The Wall St Journal has a story on Standard Chartered chief executive Peter Sands feeling the pressure, telling senior executives at the bank they have "just a few months" to reverse the fortunes of the bank. The Times leads on Bank of England Governor Mark Carney's warning over German austerity plans. The FT says Goldman Sachs and France's SocGen may invest in peer-to-peer lending and The Telegraph reports on trouble for part of the government's foreign aid programme.

     
  5.  
    Shell earnings Via Twitter Victoria Fritz Business reporter, BBC News

    tweets: Expect a BIG backlash from environmental groups.@Shell has just announced that it WILL drill in the Arctic this yr after legal battles

     
  6.  
    Shell earnings Via Twitter Kamal Ahmed BBC Business editor

    tweets: Breaking; Shell announces it will drill in Alaska this year after delays. Needs to get the right permits - but wants to go ahead

     
  7.  
    09:44: House prices

    House prices grew by 0.6% in December, according to the Land Registry, which bases its index on house sale completions. That means house prices year on year grew by 7% nationally to £177,776 - just £3,372 below the last peak in house prices of £181,138 seen in November 2007.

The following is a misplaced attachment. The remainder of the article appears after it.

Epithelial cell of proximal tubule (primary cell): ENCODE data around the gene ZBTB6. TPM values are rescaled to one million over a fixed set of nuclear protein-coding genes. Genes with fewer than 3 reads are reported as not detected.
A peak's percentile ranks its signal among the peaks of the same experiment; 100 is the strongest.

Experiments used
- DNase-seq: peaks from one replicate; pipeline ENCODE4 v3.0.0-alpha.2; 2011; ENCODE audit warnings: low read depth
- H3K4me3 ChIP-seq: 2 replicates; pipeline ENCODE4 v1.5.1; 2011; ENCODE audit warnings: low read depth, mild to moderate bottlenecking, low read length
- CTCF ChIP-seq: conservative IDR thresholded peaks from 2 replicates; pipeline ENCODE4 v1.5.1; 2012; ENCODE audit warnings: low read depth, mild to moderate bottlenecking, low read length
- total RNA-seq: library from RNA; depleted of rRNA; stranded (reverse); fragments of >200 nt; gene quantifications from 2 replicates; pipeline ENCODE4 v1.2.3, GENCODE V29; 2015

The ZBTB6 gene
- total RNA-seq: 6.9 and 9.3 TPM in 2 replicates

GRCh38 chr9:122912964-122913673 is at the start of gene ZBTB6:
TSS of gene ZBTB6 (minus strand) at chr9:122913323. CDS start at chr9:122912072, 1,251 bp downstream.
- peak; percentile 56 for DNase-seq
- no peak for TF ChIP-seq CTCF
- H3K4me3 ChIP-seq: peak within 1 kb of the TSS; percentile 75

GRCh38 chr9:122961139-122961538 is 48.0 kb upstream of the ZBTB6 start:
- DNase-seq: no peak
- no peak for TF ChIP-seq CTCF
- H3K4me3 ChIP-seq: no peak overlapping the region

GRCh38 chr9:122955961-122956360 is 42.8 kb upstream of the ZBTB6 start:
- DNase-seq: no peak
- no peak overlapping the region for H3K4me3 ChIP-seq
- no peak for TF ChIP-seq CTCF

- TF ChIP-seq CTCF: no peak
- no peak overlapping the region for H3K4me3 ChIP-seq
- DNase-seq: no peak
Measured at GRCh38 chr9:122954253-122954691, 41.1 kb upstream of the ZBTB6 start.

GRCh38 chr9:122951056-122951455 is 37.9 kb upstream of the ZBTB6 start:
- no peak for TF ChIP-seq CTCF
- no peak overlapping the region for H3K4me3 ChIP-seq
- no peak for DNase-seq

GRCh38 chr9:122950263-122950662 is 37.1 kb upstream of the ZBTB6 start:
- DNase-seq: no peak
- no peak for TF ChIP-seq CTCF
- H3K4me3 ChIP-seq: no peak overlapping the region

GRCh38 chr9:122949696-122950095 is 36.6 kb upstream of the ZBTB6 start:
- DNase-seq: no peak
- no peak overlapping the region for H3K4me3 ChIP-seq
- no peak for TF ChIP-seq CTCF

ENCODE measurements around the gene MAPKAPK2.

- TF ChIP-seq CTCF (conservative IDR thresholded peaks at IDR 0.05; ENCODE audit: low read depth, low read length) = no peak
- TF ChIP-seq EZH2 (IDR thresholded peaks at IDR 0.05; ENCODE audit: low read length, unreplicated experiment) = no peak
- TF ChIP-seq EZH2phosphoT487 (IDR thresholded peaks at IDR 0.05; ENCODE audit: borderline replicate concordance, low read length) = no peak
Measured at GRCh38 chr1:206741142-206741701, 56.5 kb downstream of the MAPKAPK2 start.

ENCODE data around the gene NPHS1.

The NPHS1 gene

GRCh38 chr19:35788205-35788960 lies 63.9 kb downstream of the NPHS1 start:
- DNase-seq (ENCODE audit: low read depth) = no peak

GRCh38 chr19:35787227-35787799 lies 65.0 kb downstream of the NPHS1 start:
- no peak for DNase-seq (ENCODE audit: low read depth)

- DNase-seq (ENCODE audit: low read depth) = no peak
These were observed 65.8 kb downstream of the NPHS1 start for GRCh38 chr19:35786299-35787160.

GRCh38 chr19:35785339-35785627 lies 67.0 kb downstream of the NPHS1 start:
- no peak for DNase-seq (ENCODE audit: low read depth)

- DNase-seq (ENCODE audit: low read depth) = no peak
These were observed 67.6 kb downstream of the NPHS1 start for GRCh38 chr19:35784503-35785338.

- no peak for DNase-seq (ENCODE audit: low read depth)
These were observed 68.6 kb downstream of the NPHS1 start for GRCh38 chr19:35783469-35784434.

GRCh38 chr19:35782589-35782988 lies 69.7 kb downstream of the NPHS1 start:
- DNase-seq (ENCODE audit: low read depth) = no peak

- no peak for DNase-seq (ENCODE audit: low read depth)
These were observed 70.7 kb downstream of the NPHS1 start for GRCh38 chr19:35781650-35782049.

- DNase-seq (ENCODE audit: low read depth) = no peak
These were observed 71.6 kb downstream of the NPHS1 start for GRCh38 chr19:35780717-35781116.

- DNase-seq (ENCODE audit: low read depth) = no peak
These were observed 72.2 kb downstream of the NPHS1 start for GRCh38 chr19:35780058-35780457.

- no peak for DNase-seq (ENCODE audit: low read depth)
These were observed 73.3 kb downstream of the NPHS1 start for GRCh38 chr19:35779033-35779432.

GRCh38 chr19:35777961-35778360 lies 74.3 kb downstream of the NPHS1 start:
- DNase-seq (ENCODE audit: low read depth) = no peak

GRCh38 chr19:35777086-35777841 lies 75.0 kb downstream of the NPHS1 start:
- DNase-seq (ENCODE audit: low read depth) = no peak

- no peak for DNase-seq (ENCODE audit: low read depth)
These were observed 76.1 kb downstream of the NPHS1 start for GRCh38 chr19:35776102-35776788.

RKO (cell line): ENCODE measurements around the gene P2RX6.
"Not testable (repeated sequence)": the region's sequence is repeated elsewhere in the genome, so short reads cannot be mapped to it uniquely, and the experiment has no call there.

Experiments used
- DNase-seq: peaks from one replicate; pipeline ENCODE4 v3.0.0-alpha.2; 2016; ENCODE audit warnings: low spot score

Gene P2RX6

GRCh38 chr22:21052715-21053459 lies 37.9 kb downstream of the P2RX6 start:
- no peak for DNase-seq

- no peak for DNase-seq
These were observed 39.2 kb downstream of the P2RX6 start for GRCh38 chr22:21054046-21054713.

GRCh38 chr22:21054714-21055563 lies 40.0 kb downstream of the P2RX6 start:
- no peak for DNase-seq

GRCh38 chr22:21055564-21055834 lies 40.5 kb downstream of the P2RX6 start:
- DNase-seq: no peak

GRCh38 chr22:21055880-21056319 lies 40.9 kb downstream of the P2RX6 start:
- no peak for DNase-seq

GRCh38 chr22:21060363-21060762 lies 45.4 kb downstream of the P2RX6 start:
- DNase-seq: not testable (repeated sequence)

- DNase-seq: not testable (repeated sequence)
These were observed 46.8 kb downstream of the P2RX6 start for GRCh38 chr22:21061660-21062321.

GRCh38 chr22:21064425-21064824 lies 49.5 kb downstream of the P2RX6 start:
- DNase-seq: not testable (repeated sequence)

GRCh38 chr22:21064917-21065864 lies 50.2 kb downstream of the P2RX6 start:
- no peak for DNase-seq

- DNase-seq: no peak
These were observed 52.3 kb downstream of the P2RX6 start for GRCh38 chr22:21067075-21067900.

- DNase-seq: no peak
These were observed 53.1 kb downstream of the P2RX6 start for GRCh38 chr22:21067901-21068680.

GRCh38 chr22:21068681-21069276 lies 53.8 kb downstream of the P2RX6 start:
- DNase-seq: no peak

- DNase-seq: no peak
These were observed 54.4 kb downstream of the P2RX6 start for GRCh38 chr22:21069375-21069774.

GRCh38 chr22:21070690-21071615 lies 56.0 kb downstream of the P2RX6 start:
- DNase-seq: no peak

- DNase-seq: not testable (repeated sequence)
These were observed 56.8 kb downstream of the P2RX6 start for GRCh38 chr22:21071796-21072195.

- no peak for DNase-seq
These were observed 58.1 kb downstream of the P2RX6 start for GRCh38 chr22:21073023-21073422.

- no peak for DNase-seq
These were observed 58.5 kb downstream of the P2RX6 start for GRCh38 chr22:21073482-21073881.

8.  
    09:31: Deutsche earnings

    Deutsche Bank says it expects operating cost cuts to continue in 2015 as fines loom. Its chief financial officer, Stefan Krause said: "We should see a decrease in the underlying cost base coming." Regulatory charges - finance people prefer that term to fines and being sued - are expected to increase in some areas, he said. "We have litigation settlements of the bank as well as other banks (and that) influences the operational risk map and that one is for sure going to increase," he added. "We regretfully can't give you a better outlook."

     
  9.  
    09:16: Market update

    Hong Kong and mainland Chinese stocks closed lower, in line with sharp declines across most Asian share markets. The Nikkei 225 index at the Tokyo Stock Exchange fell 189.51 points, or 1.06% to 17,606.22. The benchmark Hang Seng Index fell 1.07%, or 265.96 points, to 24,595.85. Analysts said the drop was down to declines on Wall Street and concerns that China's market regulator will clamp down on margin trading, which has helped to fuel a recent rally.

     
  10.  
    Saudi oil Via Email

    Benjamin Higgins says "about $15 a barrel". Tristan McCooey, goes with "about 3 dollars per barrel ". Dr Ian McCormick asks: "Isn't it about $4?" All good contributions.